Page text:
In the era of of technology and globalization, the belief that tax is a social contract is under pressure. The world is searching for the answer to the question of “whether tax is a legal or an ethical issue”. According to Chris Morgan, Head of Global Tax Policy, KPMG International, the discussion on tax will continue increasingly and take on a global dimension.
Maxim Gorky says; “In the carriages of the past, you can't go anywhere.”
In a world where new rules are established and the existing ones are lifted in terms of taxation, it is possible to perceive the rules as a new car while a new road is ahead. Tax professionals take this change into consideration within the frame of their purpose while interpreting their work. This is because tax concerns a large number of parties and stakeholders. Sustainable Development Goals also include tax.
Chris Morgan, Head of Global Tax Policy, KPMG International, attended to the Cross-border Tax Challenges in the 21st Century Seminar organized by IFA Turkey as a spokesman. Following the seminar, Chris answered KPMG Gundem’s questions.
You were KPMG’s Head of Tax Policy at the time when the debate about whether tax is just a legal issue or it has an ethical dimension was becoming quite heated. Do you think the debate will intensify or will things continue as normal?
First let me give you the answer we came up with to that very question about whether tax is just a legal issue or whether it has an ethical or moral dimension. I think this question demonstrates very well why often the different stakeholders in the tax debate are starting from different premises. Some people say it is purely legal and therefore “if it’s legal I can do it”. Others see it as primarily a moral question and imply that they can somehow determine the “right amount of tax” another should pay and that certain taxpayers (usually corporations or the more wealthy) should strive to pay as much tax as possible. Both positions however undermine the rule of law. The first because it, legalistically, ignores what the law is supposed to achieve; the second because it is subjective. Our answer to the question is that the amount of tax paid has to be determined according to the law and legal definitions. However, usually, there are choices to be made about structures, planning, and interpretation and - as with all human actions - these carry moral or ethical judgements. Therefore tax is both a legal and an ethical/moral issue.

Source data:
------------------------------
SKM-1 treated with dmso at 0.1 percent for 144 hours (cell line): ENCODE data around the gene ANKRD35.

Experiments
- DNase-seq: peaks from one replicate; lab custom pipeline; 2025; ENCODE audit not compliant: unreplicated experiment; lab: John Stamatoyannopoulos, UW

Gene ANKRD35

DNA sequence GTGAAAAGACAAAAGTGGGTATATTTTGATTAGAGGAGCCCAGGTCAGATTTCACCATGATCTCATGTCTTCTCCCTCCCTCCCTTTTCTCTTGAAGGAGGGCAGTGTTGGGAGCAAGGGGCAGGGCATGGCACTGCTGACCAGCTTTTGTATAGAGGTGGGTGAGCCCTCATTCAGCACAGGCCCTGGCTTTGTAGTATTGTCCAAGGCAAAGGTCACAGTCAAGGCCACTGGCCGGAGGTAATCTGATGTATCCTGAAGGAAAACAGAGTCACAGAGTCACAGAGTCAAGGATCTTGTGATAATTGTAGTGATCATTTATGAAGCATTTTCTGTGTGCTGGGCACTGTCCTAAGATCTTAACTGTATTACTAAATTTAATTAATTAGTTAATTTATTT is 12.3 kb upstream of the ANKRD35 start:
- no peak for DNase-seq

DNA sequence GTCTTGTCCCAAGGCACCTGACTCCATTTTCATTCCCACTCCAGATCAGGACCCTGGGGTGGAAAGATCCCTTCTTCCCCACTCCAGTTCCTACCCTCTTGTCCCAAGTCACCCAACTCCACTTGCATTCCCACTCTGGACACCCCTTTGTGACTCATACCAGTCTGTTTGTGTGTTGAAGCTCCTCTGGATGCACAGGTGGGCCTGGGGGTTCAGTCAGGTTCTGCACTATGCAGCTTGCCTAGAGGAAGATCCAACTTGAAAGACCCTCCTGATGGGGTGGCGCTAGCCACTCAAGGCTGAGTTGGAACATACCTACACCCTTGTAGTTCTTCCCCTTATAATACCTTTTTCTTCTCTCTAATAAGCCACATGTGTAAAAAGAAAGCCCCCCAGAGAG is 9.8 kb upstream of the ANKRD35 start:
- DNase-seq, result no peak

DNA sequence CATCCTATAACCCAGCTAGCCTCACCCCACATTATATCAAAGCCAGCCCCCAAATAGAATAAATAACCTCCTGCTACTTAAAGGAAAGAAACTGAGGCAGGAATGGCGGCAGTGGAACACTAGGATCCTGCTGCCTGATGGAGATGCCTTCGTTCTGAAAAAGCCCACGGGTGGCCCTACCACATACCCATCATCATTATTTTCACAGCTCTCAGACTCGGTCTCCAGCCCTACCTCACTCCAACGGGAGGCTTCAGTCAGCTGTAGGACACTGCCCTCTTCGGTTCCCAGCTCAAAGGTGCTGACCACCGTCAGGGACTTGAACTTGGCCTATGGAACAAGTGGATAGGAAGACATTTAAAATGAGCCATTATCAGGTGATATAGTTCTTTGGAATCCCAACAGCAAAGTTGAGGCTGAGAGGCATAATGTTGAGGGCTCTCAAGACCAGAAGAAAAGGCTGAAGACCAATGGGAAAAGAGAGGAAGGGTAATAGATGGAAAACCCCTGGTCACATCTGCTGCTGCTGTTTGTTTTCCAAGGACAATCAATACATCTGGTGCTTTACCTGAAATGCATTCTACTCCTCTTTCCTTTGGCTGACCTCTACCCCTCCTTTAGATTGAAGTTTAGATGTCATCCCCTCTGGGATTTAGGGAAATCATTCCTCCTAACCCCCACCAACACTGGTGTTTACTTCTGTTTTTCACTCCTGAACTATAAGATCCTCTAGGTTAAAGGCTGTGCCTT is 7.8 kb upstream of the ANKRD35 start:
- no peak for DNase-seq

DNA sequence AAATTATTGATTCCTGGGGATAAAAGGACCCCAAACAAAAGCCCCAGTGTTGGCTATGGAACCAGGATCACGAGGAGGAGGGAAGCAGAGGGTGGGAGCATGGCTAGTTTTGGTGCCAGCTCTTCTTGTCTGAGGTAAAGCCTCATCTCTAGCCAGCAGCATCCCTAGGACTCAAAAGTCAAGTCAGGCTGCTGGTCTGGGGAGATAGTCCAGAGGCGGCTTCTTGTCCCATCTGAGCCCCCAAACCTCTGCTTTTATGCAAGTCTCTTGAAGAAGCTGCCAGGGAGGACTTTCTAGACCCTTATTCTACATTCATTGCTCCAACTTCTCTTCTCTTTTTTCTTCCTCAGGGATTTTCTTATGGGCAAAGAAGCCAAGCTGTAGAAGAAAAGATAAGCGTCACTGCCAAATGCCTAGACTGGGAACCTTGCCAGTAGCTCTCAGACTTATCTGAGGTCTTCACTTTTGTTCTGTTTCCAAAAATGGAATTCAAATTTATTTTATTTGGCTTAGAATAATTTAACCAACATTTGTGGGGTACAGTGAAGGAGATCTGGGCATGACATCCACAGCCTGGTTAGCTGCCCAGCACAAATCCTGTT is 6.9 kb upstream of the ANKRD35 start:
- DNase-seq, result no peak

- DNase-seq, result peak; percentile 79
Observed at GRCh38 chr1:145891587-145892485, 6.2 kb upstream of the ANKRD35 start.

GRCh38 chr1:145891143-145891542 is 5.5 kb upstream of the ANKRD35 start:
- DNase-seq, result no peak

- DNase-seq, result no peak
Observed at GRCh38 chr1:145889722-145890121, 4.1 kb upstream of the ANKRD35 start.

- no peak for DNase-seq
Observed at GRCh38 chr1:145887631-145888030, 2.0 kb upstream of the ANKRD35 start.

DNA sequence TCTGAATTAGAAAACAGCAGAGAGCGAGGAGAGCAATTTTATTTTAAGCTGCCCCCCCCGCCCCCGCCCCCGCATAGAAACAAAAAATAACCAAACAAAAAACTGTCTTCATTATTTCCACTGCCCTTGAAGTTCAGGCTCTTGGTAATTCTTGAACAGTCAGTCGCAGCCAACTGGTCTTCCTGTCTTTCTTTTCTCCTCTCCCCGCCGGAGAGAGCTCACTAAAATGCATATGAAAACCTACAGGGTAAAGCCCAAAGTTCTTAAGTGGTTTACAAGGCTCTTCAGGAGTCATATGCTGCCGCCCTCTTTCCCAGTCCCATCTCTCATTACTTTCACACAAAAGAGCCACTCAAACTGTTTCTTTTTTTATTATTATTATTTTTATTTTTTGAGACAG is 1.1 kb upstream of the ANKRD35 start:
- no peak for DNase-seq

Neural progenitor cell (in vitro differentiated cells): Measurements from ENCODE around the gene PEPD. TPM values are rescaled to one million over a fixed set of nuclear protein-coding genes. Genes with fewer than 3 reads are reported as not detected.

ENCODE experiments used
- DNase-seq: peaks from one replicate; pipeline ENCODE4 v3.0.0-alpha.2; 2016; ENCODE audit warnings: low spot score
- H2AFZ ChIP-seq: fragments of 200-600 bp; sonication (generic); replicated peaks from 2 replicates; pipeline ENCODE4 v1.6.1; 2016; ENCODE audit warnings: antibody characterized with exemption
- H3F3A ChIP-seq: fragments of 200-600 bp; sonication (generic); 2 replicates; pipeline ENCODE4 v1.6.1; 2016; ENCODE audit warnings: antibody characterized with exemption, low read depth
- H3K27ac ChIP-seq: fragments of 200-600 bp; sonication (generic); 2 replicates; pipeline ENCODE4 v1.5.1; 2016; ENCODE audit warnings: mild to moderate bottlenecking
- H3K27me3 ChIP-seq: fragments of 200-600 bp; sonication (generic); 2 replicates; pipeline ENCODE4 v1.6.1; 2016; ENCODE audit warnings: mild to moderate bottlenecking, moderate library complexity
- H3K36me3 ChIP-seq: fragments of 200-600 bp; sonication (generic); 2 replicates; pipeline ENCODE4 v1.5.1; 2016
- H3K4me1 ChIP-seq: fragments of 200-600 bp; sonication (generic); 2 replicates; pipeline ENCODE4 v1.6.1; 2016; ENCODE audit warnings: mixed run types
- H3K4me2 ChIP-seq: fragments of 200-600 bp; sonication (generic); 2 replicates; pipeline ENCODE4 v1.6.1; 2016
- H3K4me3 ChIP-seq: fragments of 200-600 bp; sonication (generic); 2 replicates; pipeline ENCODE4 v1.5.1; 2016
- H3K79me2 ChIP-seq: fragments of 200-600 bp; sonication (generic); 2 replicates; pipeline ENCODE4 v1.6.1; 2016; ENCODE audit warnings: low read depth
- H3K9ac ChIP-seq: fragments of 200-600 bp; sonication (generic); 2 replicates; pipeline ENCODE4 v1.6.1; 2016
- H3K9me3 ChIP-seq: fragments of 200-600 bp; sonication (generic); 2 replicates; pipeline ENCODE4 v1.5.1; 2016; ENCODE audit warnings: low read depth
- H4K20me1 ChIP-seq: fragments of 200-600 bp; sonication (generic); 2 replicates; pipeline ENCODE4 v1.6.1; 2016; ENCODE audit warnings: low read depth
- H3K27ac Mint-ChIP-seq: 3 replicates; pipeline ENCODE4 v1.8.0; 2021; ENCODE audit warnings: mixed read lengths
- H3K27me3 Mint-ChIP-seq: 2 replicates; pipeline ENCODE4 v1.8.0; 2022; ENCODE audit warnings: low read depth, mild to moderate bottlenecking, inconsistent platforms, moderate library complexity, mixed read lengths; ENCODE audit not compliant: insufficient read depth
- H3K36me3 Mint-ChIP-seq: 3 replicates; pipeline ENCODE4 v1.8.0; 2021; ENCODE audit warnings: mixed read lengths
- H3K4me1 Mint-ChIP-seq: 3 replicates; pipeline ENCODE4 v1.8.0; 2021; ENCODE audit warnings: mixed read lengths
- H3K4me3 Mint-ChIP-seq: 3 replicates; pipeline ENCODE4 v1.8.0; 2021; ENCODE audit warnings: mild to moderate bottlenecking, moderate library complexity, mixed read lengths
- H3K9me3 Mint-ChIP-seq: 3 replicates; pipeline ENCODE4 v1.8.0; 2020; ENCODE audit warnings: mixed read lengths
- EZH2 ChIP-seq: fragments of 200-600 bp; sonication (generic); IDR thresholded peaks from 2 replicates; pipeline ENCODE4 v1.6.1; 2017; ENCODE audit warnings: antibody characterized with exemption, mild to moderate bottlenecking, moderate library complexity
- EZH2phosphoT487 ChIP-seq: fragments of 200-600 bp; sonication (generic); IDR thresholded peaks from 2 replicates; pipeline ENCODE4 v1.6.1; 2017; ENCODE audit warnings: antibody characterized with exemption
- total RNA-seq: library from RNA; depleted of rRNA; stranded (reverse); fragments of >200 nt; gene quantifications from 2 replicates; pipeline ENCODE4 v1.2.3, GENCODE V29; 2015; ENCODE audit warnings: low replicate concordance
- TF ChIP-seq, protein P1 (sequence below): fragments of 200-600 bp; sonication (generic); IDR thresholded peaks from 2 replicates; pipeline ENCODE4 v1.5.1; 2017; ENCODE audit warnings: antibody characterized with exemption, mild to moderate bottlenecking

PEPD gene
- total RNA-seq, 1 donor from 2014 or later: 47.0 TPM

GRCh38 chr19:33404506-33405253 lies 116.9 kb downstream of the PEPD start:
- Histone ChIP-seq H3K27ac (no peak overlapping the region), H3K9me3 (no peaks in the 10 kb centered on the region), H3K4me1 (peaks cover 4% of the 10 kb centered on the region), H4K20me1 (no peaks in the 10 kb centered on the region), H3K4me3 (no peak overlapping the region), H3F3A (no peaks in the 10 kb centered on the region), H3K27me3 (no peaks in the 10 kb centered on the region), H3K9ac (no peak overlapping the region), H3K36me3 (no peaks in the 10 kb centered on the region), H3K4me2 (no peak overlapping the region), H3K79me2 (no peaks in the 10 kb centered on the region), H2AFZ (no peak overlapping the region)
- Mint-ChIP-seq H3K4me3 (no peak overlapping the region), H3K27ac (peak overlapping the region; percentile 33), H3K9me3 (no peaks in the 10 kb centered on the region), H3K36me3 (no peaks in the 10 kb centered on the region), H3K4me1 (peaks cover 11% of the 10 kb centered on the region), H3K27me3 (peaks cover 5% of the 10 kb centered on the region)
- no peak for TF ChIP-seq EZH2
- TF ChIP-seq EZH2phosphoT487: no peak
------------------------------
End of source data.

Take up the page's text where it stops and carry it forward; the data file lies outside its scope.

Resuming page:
I think it is clear that the tax debate is only going to intensify and become increasingly global. This is inevitable as governments seek to raise more revenue while, at least as regards corporation tax, modern business models make it harder and harder to determine where tax should be paid. The whole debate about how to tax the so-called “digital economy” is a good example. Many European governments and the EU institutions take the view that if tech companies have large revenues in Europe they should be paying a significant amount of corporation tax here - even if they do not have a taxable presence under the existing international rules. The media often portrays this as an issue about avoidance or tax justice. The view from the US tends to be that all the value and intellectual property has been generated in the US and this revenue will be subject to tax or relief according to their laws. The recent US tax changes will probably just make this debate even more complicated.